Skip to content
Contact Us
Contact Us
Background curve

The Fed Pause Could Be Around the Corner

In line with market expectations, the FOMC decided to hike rates 25bps, bringing the target range for Fed Funds to 4.50%-4.75% and decelerating their pace of tightening for the second straight meeting.


Their written press release remained largely unchanged from the previous meeting with the notable exception of one point: “Inflation has eased somewhat but remains elevated,” acknowledging easing inflationary pressures for the first time in their official statement this tightening cycle.

Is the Pause Just Around the Corner?


In the post-meeting press conference, Powell acknowledged that we’re finally starting to see the disinflation process begin but was careful to warn that we’re still in the early stages of getting back to sustained 2% inflation.


“The full effects of our rapid tightening have yet to be felt,“ Powell remarked, but “ongoing increases in the Federal Funds rate will be appropriate” and they’d “need substantially more evidence to be confident that inflation is on a sustained downward path”


The biggest questions this meeting were around the timing of the last rate hike, to which Powell was careful to avoid alluding to occurring next meeting. Instead, he suggested that “shifting to a slower pace will allow the committee to better assess future increases.”


Remember that inflation expectations and where the market thinks the Fed will take rates can be just as influential as actual changes to Fed policy. So, even though Powell acknowledges that we’ve already started the disinflation process and that there’s a significant lag between policy changes and their impact, he’s going to keep banging the hawkish drum to avoid spurring an already overeager market.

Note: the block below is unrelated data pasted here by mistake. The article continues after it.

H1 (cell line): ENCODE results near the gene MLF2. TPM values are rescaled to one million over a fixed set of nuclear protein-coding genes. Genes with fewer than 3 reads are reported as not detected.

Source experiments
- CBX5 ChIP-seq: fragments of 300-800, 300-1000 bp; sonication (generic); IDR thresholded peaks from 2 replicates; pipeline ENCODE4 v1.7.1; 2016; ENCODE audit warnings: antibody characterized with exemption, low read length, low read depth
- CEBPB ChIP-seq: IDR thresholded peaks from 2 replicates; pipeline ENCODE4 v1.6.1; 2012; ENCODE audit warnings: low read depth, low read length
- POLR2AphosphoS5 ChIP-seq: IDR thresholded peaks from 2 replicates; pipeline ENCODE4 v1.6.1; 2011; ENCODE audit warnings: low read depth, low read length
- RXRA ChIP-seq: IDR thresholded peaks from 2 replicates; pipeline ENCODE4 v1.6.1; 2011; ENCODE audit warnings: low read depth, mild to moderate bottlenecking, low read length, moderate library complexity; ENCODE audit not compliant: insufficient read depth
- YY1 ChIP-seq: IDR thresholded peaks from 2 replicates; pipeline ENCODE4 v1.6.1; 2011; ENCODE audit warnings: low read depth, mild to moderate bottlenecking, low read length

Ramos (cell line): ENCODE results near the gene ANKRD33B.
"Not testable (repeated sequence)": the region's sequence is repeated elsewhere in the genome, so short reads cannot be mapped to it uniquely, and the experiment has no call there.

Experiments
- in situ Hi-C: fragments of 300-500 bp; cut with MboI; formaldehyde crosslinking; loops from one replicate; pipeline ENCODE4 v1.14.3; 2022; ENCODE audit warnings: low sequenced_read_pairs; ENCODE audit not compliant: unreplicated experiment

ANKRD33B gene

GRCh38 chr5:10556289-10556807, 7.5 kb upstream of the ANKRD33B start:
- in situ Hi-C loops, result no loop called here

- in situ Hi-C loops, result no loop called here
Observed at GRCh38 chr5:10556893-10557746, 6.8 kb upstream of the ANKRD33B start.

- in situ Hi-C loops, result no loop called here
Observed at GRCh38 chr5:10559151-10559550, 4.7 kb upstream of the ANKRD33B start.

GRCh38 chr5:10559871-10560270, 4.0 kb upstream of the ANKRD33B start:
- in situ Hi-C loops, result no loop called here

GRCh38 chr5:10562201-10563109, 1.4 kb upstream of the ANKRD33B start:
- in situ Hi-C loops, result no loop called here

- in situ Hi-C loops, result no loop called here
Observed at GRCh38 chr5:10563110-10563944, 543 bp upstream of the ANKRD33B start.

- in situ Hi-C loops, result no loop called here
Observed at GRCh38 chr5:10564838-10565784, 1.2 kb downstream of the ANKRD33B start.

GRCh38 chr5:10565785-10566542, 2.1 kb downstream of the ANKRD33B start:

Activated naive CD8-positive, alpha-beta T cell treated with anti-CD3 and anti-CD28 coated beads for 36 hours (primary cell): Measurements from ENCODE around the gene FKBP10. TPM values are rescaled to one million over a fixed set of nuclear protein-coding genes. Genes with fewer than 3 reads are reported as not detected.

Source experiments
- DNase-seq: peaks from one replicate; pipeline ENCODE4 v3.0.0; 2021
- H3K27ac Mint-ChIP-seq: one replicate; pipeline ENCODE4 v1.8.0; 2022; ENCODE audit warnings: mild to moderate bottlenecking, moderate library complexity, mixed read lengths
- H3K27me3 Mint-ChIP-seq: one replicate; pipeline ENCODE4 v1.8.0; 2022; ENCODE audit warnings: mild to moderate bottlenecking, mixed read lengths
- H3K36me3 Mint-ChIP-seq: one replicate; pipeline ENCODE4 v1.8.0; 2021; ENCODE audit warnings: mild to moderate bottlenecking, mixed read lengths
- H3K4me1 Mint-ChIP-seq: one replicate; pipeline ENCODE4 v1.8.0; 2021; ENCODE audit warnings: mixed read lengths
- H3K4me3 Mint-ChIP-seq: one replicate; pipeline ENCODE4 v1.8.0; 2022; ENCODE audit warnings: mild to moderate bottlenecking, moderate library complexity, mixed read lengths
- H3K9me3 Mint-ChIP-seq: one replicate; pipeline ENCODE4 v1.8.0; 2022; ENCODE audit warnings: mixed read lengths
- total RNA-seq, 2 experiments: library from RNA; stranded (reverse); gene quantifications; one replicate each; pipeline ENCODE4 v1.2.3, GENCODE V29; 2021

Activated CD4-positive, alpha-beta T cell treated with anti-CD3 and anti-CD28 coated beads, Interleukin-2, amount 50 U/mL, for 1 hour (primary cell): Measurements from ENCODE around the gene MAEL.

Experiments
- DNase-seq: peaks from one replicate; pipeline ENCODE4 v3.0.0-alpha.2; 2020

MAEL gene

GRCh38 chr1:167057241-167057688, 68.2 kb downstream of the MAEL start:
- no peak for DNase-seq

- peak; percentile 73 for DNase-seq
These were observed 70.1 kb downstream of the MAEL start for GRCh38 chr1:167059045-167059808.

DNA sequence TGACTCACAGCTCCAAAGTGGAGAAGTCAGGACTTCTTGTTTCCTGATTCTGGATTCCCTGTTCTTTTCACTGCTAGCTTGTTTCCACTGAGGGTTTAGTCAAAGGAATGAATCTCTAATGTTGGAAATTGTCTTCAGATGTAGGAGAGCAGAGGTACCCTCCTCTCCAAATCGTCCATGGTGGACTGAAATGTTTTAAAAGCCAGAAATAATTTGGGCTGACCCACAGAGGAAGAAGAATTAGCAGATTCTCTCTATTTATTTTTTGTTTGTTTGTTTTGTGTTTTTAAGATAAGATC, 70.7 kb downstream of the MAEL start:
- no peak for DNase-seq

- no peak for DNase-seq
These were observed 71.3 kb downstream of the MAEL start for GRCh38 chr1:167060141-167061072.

Even if Fed policy is already sufficiently restrictive to reign in inflation once the effects are fully felt, the Fed is going to avoid a scenario where they undershoot rate hikes. They’d rather over-hike and deal with the repercussions than have to go back in 6 months from now and start hiking again in an even weaker economy.


Labor Market


Powell commented that the US economy showed signs of slowing last year with reductions in GDP growth and consumer spending, a cooling real estate market, and interest rate increases heavily weighing on business investment. Despite these signs, he made certain to note that they’re still waiting to see signs of a slowing labor market as one of the indicators that their job is done.


But why do we keep looking to the labor market to guide Fed policy?


If you’ve read some of our recent articles, you’re probably already aware that job market resiliency doesn’t usually dictate Fed policy.


For example, nonfarm payrolls doesn’t normally turn negative until after the last hike and an average of 2 years after the start of the cycle.






And the same is true for unemployment, but with an even greater delay between the last hike and any significant increase, averaging 3 years from the start of the cycle.






Market Reaction


In response to the press conference, yields slid across the curve, interpreting the comments as less hawkish.



image (1)


Expectations for future rate hikes remain unchanged, with one more hike in March followed by a pause until September, when the market has the first cut priced in.



image (2)



However, the Fed’s most recent projections and Powell’s comments this meeting suggest that we may see more than one additional hike this year. Powell also warned that divergence between Fed projections and market forecasts are likely being driven by markets expecting inflation to cool substantially faster than their estimates, stating that “based on our outlook, I don’t see us cutting rates this year.”


Powell will likely avoid any statements to the contrary until they actually stop hiking.




Floating rates will shift towards 4.75%.


We could be quickly approaching the last hike this tightening cycle but, even if that’s the case, the Fed will avoid alluding to a pause to keep inflation expectations suppressed.


If you’re waiting on signs of a weakening labor market to signal the pause in rate hikes, you might not see those signs until after the Fed has already cut.